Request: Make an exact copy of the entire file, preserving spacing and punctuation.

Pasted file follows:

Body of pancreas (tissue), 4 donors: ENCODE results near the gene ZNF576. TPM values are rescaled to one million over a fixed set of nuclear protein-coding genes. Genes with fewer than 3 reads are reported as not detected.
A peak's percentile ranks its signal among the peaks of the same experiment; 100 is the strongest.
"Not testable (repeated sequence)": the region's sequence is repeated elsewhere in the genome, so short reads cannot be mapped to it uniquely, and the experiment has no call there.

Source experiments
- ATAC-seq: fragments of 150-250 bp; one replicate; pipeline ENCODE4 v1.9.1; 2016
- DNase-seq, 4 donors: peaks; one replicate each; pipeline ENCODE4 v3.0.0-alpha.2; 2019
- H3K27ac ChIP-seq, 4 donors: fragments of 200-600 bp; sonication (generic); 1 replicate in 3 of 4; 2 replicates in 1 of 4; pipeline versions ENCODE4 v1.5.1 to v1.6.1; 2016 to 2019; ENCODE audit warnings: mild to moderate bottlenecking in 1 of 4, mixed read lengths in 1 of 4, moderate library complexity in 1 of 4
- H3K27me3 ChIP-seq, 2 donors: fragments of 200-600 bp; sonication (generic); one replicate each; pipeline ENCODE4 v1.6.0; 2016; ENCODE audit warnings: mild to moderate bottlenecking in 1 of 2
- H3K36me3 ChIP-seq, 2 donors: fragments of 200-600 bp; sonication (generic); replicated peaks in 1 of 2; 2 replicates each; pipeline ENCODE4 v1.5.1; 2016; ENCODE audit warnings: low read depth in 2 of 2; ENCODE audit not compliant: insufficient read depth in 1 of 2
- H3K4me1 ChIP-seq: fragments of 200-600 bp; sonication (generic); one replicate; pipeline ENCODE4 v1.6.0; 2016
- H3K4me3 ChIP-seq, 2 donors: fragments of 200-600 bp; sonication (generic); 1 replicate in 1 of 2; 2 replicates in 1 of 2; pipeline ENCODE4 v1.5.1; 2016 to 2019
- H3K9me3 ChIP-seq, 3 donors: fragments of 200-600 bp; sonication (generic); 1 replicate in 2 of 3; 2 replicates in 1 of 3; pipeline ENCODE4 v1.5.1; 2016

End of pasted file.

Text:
Body of pancreas (tissue), 4 donors: ENCODE results near the gene ZNF576. TPM values are rescaled to one million over a fixed set of nuclear protein-coding genes. Genes with fewer than 3 reads are reported as not detected.
A peak's percentile ranks its signal among the peaks of the same experiment; 100 is the strongest.
"Not testable (repeated sequence)": the region's sequence is repeated elsewhere in the genome, so short reads cannot be mapped to it uniquely, and the experiment has no call there.

Source experiments
- ATAC-seq: fragments of 150-250 bp; one replicate; pipeline ENCODE4 v1.9.1; 2016
- DNase-seq, 4 donors: peaks; one replicate each; pipeline ENCODE4 v3.0.0-alpha.2; 2019
- H3K27ac ChIP-seq, 4 donors: fragments of 200-600 bp; sonication (generic); 1 replicate in 3 of 4; 2 replicates in 1 of 4; pipeline versions ENCODE4 v1.5.1 to v1.6.1; 2016 to 2019; ENCODE audit warnings: mild to moderate bottlenecking in 1 of 4, mixed read lengths in 1 of 4, moderate library complexity in 1 of 4
- H3K27me3 ChIP-seq, 2 donors: fragments of 200-600 bp; sonication (generic); one replicate each; pipeline ENCODE4 v1.6.0; 2016; ENCODE audit warnings: mild to moderate bottlenecking in 1 of 2
- H3K36me3 ChIP-seq, 2 donors: fragments of 200-600 bp; sonication (generic); replicated peaks in 1 of 2; 2 replicates each; pipeline ENCODE4 v1.5.1; 2016; ENCODE audit warnings: low read depth in 2 of 2; ENCODE audit not compliant: insufficient read depth in 1 of 2
- H3K4me1 ChIP-seq: fragments of 200-600 bp; sonication (generic); one replicate; pipeline ENCODE4 v1.6.0; 2016
- H3K4me3 ChIP-seq, 2 donors: fragments of 200-600 bp; sonication (generic); 1 replicate in 1 of 2; 2 replicates in 1 of 2; pipeline ENCODE4 v1.5.1; 2016 to 2019
- H3K9me3 ChIP-seq, 3 donors: fragments of 200-600 bp; sonication (generic); 1 replicate in 2 of 3; 2 replicates in 1 of 3; pipeline ENCODE4 v1.5.1; 2016